Thus all microtransactions that sell game content also destroy equity. This applies to anything normally “earned” in a game, whether it is levels, items, abilities or titles.

When a game gets stale and the dev team puts out a new expansion, the addition of new things to earn gives new equity opportunities. This is a good thing. When that same expansion makes previously valuable content worthless, this destroys equity. If it took me 1000 hours to get the top sword in the game, and a new expansion comes out that gives you a better sword in 100 hours, I have just lost equity. While adding new content is usually a welcome change to a game, this dynamic can be treacherous and designers unaware of this can actually kill off their game with expansion content.

Another way we destroy equity in games is by putting resources in “tiers”. If your “end game” craftable items only use last tier components, then you have destroyed the equity of all lower tier resources by design. This makes players upset. This design was copied from Everquest into World of Warcraft and even into Guild Wars 2 ten years later despite the presence of an economist embedded in the design team.

So how do you make a player economy without all these mistakes? I'm glad you asked!

 Games That Got it Right, and Why

In EVE Online the lowest and most common resource in the game is tritium. It never becomes obsolete, you just need more of it as the game progresses. Your tritium never loses value, and thus even ten years later your equity in that game is preserved. The expansion process is the primary source of equity loss in that game, but this is generally the most welcome sort of equity loss. This proper game design is the reason why EVE is the only game in the world that can boast that it has just gotten bigger over the last ten years.


It's all about the equity, baby.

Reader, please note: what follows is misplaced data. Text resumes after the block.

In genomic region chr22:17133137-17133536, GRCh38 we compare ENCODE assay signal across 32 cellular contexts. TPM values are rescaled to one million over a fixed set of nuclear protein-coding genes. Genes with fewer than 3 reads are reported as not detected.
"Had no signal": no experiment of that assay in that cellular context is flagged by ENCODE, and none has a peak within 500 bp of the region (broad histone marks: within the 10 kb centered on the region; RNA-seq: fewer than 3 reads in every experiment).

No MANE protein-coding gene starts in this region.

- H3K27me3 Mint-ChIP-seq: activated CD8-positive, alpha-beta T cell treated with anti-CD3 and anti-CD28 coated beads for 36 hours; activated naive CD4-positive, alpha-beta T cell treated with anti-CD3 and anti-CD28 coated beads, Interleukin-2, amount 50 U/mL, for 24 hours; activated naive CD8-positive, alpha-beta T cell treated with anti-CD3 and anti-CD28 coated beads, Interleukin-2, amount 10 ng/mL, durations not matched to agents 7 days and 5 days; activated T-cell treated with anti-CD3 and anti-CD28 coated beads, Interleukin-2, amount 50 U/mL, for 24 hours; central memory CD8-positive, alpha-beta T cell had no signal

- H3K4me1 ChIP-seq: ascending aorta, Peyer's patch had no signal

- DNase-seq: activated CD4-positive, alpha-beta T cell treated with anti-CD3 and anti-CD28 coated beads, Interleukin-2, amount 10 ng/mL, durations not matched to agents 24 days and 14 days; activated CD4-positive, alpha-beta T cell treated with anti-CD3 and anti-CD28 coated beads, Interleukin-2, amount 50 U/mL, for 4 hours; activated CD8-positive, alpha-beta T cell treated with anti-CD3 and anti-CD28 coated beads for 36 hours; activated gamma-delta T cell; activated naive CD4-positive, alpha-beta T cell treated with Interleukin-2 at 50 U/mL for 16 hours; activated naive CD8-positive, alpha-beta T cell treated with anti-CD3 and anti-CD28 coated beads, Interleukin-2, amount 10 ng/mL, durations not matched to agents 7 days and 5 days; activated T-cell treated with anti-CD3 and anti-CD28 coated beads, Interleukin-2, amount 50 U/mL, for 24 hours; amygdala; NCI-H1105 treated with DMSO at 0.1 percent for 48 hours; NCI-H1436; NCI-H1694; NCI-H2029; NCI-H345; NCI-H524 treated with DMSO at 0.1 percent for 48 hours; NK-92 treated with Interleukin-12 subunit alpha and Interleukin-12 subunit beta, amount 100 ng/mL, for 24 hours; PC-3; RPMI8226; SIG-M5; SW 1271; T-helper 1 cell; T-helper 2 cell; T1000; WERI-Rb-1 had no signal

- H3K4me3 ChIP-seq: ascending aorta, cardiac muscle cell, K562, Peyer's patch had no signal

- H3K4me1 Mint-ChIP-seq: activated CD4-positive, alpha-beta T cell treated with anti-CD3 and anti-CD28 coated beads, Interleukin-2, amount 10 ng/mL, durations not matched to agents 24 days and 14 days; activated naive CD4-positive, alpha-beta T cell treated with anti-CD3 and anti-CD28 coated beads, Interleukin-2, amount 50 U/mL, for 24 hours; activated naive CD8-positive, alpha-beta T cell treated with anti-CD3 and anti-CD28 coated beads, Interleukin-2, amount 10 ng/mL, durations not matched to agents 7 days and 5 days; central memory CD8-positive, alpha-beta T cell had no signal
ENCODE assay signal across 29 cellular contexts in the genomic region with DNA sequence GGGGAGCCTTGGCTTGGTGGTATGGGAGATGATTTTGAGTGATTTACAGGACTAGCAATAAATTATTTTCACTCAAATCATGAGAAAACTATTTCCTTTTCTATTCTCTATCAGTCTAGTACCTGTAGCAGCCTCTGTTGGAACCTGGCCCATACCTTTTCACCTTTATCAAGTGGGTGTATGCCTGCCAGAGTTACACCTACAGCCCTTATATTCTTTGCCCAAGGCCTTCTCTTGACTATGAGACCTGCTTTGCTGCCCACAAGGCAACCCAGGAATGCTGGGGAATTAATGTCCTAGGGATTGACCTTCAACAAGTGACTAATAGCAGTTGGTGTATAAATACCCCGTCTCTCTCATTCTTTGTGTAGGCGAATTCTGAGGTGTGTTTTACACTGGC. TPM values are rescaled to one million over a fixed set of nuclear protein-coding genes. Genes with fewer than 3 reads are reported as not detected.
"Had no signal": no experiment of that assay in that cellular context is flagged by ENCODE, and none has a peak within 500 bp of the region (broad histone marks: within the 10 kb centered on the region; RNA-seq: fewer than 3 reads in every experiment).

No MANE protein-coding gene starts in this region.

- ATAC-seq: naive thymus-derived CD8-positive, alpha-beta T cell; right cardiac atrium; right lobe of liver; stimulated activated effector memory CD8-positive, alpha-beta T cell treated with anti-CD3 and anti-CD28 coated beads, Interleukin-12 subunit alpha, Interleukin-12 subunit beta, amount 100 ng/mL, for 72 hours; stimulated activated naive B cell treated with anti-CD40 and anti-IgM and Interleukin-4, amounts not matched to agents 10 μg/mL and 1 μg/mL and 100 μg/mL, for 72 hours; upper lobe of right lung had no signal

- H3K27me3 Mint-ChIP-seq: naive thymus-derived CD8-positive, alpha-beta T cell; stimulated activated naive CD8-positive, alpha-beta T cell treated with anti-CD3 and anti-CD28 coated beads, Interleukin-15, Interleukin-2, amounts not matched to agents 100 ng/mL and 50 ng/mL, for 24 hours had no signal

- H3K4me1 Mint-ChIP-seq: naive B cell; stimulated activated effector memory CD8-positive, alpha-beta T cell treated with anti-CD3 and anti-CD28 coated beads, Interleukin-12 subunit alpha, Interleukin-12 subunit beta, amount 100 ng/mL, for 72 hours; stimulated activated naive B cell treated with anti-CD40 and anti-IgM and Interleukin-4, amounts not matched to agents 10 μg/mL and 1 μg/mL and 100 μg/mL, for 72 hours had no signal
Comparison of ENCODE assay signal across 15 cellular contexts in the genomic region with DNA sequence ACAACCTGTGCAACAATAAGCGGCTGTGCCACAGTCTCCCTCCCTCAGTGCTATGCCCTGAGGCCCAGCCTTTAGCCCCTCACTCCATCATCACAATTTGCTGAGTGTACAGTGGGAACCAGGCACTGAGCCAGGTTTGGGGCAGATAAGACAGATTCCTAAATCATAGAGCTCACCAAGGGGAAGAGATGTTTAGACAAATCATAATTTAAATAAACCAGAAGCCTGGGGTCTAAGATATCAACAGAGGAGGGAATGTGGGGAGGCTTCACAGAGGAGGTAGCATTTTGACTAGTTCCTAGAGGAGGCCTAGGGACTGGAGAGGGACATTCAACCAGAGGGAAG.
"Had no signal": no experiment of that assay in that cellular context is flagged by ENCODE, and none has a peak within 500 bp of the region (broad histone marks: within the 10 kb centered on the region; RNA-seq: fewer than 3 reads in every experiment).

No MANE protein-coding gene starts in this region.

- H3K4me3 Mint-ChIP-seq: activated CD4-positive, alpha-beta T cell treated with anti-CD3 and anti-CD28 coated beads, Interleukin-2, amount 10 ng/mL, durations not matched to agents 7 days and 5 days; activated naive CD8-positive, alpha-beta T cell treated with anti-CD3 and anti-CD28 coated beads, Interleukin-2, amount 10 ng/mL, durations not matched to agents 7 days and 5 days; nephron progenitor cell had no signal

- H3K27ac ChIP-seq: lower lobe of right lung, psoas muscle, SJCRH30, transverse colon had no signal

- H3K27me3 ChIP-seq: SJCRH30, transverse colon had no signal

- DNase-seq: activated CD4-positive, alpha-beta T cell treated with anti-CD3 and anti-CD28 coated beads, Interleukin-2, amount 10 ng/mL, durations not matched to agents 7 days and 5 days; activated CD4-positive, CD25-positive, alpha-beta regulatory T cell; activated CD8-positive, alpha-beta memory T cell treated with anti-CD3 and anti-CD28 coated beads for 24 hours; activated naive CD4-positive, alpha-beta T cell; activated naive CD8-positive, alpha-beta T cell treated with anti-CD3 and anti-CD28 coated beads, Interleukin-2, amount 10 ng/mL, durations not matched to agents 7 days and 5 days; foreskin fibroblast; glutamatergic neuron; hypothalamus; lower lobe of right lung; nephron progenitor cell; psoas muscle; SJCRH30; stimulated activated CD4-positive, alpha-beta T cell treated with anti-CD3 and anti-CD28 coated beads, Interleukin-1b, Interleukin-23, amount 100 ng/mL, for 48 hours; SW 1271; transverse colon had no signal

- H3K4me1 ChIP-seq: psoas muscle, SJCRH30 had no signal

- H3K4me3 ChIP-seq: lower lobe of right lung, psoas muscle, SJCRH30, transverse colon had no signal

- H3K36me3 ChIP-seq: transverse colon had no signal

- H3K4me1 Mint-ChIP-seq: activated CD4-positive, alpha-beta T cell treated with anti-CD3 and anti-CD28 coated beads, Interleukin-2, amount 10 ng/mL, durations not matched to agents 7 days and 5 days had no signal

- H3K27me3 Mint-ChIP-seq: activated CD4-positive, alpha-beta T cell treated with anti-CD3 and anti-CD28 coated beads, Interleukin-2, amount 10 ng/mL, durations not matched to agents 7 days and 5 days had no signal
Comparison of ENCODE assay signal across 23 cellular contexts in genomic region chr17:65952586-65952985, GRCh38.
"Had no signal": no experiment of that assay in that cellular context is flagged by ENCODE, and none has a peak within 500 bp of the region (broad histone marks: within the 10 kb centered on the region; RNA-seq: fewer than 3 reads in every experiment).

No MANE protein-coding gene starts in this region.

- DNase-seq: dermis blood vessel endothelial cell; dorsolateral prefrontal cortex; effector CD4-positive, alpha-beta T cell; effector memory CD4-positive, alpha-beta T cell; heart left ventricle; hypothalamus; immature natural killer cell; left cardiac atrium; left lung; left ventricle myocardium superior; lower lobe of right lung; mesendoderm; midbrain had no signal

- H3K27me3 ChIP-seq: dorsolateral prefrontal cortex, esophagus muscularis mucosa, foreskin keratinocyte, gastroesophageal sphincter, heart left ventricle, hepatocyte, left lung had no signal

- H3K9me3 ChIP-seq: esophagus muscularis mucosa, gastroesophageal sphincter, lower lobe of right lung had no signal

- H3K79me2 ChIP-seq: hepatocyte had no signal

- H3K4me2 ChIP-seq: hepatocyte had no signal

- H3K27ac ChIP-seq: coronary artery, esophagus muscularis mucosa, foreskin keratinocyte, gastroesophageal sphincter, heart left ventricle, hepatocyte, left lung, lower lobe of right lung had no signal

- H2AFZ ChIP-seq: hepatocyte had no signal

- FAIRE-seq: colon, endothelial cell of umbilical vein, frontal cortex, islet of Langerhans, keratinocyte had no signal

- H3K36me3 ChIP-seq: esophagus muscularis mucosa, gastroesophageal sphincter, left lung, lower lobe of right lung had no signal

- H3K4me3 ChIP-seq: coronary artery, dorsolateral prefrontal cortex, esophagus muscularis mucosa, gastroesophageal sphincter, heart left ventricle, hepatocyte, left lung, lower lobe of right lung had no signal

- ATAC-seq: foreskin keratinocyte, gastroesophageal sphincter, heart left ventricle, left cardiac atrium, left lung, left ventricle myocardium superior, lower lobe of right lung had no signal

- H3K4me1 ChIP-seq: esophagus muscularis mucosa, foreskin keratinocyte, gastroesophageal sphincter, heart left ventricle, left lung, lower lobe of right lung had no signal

The only sad thing about this game is that the players are so motivated that they will spend thousands of dollars a year on the game, but CCP never implemented a monetization model that would collect those dollars. They tried to add microtransactions, and that did not go over too well due to the aforementioned reasons. PLEX was another attempt to add a microtransaction layer that went over better, but had the effect of adding one revenue source (new players buying PLEX) at the expense of another revenue source (the players most motivated to spend now played for free).

Another game that got it right was World of Warcraft because in 2003 it launched with a weak economy. Why is that good? Because weak was a lot better than no economy, which is essentially what the competition had at the time (EVE being the one exception). The inclusion of an excellently designed auction house, and mediocre player crafting system, was a huge step forward for the MMORPG genre. Players would literally just sit at the auction house every day, ignoring the rest of the game because the AH was, for them, the best part of the game.

The weak economy, and again Blizzard's inability to fully monetize spending demand, meant that third parties came in and monetized WoW after the fact. IGE in particular created quite a nuisance while extracting billions of dollars that could have went to Blizzard. Seeing all that money go down the drain, and having all of those opportunists in the game environment ruining chat with their advertisements was traumatic enough for me that it caused me to become an applied virtual economist bent on finding countermeasures.